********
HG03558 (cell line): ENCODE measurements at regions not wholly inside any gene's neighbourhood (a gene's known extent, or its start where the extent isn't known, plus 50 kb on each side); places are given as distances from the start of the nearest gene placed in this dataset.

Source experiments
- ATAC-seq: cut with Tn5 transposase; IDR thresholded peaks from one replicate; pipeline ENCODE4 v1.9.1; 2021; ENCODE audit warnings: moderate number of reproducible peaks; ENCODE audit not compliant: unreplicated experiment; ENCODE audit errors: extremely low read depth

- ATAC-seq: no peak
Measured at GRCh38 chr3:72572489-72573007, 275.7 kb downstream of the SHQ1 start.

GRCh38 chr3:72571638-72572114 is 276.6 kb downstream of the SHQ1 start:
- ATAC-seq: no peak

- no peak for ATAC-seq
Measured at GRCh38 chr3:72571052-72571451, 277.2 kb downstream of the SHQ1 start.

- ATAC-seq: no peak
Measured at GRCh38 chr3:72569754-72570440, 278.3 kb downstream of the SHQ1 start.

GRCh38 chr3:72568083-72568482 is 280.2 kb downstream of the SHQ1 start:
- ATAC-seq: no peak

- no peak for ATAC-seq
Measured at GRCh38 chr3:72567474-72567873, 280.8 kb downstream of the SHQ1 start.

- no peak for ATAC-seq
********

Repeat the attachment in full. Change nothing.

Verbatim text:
HG03558 (cell line): ENCODE measurements at regions not wholly inside any gene's neighbourhood (a gene's known extent, or its start where the extent isn't known, plus 50 kb on each side); places are given as distances from the start of the nearest gene placed in this dataset.

Source experiments
- ATAC-seq: cut with Tn5 transposase; IDR thresholded peaks from one replicate; pipeline ENCODE4 v1.9.1; 2021; ENCODE audit warnings: moderate number of reproducible peaks; ENCODE audit not compliant: unreplicated experiment; ENCODE audit errors: extremely low read depth

- ATAC-seq: no peak
Measured at GRCh38 chr3:72572489-72573007, 275.7 kb downstream of the SHQ1 start.

GRCh38 chr3:72571638-72572114 is 276.6 kb downstream of the SHQ1 start:
- ATAC-seq: no peak

- no peak for ATAC-seq
Measured at GRCh38 chr3:72571052-72571451, 277.2 kb downstream of the SHQ1 start.

- ATAC-seq: no peak
Measured at GRCh38 chr3:72569754-72570440, 278.3 kb downstream of the SHQ1 start.

GRCh38 chr3:72568083-72568482 is 280.2 kb downstream of the SHQ1 start:
- ATAC-seq: no peak

- no peak for ATAC-seq
Measured at GRCh38 chr3:72567474-72567873, 280.8 kb downstream of the SHQ1 start.

- no peak for ATAC-seq